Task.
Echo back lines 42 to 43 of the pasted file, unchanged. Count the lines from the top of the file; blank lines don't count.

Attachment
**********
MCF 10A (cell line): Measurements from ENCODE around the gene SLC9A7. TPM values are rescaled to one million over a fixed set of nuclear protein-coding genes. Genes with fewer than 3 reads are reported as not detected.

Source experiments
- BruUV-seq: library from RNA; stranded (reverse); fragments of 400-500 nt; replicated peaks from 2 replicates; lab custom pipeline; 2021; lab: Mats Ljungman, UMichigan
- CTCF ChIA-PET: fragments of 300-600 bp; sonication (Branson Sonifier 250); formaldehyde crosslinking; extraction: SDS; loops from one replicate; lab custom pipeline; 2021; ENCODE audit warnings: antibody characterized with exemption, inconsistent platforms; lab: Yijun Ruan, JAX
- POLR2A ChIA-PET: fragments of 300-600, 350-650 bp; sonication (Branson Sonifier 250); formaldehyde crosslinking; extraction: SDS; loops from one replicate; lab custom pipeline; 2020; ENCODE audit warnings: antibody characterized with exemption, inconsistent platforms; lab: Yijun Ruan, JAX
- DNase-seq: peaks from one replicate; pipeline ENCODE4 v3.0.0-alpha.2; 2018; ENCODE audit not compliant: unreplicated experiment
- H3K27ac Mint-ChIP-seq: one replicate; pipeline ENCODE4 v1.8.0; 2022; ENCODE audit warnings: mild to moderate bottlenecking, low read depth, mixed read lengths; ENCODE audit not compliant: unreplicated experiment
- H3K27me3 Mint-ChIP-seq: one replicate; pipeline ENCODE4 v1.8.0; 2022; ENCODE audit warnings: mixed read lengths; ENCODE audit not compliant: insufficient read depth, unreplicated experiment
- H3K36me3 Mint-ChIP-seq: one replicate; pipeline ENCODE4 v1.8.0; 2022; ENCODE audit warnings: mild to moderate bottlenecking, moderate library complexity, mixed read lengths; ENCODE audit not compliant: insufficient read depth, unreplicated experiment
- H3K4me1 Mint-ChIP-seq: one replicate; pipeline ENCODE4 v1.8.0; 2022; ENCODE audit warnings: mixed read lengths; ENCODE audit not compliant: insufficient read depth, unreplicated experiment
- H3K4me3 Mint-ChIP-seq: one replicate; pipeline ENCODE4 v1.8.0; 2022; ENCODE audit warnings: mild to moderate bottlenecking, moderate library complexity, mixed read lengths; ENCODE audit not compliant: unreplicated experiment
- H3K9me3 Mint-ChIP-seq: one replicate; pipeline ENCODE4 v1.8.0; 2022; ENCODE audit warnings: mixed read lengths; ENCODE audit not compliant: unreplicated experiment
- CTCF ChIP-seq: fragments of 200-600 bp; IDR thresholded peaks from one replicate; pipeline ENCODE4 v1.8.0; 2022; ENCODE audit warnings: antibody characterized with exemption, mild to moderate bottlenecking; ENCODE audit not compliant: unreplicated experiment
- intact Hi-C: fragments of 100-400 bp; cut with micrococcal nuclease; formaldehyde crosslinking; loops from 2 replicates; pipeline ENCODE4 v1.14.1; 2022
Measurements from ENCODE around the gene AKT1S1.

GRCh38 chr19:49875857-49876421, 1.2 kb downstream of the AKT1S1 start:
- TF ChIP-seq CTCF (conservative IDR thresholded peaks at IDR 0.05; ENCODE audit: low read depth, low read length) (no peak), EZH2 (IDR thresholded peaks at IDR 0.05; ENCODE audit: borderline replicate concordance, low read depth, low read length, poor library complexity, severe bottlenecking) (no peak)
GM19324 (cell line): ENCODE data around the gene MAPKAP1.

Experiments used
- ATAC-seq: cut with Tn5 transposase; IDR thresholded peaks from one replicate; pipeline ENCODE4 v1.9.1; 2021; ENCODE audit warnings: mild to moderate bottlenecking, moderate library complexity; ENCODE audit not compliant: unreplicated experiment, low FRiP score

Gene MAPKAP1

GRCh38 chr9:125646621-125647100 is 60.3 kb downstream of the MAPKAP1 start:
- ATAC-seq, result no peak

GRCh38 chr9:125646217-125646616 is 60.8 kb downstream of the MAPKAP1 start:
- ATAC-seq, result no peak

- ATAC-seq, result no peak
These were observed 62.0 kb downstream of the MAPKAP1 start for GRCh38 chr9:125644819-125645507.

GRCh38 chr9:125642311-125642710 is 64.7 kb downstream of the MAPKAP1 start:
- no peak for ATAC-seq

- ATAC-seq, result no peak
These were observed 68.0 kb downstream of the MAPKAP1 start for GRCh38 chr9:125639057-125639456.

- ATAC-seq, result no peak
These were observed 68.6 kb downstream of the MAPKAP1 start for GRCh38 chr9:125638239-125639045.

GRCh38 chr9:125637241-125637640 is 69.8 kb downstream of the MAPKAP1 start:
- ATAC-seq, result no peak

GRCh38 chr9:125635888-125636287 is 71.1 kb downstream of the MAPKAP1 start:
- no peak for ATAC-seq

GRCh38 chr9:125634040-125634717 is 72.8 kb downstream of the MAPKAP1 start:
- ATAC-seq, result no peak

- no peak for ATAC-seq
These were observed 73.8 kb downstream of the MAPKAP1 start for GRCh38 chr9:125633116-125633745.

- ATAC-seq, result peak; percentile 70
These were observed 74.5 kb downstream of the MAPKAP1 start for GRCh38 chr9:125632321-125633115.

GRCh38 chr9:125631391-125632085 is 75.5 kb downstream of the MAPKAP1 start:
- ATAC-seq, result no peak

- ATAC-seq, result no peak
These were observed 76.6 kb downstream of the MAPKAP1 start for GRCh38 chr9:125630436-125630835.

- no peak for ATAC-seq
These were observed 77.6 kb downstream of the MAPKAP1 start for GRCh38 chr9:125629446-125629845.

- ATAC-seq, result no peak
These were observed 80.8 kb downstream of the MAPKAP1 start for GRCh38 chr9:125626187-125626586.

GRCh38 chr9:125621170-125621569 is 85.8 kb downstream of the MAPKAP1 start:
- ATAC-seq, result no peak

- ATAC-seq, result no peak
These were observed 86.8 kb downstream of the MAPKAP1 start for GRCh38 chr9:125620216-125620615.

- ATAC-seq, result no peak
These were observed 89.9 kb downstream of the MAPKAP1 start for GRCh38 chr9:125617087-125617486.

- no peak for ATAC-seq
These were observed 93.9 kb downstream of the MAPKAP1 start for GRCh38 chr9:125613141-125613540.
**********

- ATAC-seq, result peak; percentile 70
These were observed 74.5 kb downstream of the MAPKAP1 start for GRCh38 chr9:125632321-125633115.